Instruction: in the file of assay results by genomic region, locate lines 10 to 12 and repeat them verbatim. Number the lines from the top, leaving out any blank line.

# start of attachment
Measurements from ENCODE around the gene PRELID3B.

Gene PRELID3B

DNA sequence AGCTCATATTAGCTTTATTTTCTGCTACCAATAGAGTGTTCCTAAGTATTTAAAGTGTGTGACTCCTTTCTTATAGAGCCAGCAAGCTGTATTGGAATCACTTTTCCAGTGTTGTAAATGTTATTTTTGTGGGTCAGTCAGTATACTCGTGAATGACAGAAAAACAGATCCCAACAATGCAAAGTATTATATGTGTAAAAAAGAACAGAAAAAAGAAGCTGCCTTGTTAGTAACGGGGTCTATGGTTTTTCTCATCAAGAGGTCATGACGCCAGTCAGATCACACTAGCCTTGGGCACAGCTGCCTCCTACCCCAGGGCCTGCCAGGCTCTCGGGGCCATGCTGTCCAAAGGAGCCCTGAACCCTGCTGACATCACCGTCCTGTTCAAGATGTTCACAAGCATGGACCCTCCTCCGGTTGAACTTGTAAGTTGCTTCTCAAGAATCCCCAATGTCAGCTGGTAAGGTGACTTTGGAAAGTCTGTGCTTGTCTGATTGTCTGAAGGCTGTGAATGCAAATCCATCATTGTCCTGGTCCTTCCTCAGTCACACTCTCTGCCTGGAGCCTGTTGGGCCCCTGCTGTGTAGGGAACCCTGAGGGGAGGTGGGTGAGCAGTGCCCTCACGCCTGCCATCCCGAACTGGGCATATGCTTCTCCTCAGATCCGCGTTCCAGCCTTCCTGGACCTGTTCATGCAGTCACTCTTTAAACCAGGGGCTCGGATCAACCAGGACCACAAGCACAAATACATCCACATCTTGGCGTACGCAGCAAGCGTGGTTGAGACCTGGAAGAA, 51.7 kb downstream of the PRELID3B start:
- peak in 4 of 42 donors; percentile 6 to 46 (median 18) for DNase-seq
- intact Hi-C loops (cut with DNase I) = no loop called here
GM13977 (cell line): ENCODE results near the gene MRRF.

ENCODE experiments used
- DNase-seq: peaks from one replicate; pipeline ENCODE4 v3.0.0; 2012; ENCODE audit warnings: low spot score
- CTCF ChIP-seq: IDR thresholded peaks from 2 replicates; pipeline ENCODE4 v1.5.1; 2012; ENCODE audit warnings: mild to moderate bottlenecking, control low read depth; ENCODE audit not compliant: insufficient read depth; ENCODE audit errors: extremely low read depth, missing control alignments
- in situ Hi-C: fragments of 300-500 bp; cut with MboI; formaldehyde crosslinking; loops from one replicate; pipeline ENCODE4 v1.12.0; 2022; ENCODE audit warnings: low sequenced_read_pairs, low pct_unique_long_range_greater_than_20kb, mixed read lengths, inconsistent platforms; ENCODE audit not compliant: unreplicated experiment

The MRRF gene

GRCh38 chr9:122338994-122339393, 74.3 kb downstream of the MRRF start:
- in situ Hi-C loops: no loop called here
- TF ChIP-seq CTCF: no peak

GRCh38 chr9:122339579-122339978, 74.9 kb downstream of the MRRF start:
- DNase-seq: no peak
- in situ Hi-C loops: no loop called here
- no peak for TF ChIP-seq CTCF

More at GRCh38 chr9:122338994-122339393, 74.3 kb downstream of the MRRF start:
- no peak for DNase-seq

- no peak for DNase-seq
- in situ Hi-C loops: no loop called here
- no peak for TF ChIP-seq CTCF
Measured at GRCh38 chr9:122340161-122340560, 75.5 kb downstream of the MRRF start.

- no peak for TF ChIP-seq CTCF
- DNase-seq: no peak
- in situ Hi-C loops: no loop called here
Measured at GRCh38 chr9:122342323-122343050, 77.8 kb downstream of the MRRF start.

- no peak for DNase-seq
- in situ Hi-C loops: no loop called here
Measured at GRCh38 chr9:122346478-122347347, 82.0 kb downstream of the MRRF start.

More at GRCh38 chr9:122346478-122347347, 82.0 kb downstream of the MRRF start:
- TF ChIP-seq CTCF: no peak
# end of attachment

- in situ Hi-C: fragments of 300-500 bp; cut with MboI; formaldehyde crosslinking; loops from one replicate; pipeline ENCODE4 v1.12.0; 2022; ENCODE audit warnings: low sequenced_read_pairs, low pct_unique_long_range_greater_than_20kb, mixed read lengths, inconsistent platforms; ENCODE audit not compliant: unreplicated experiment

The MRRF gene

GRCh38 chr9:122338994-122339393, 74.3 kb downstream of the MRRF start: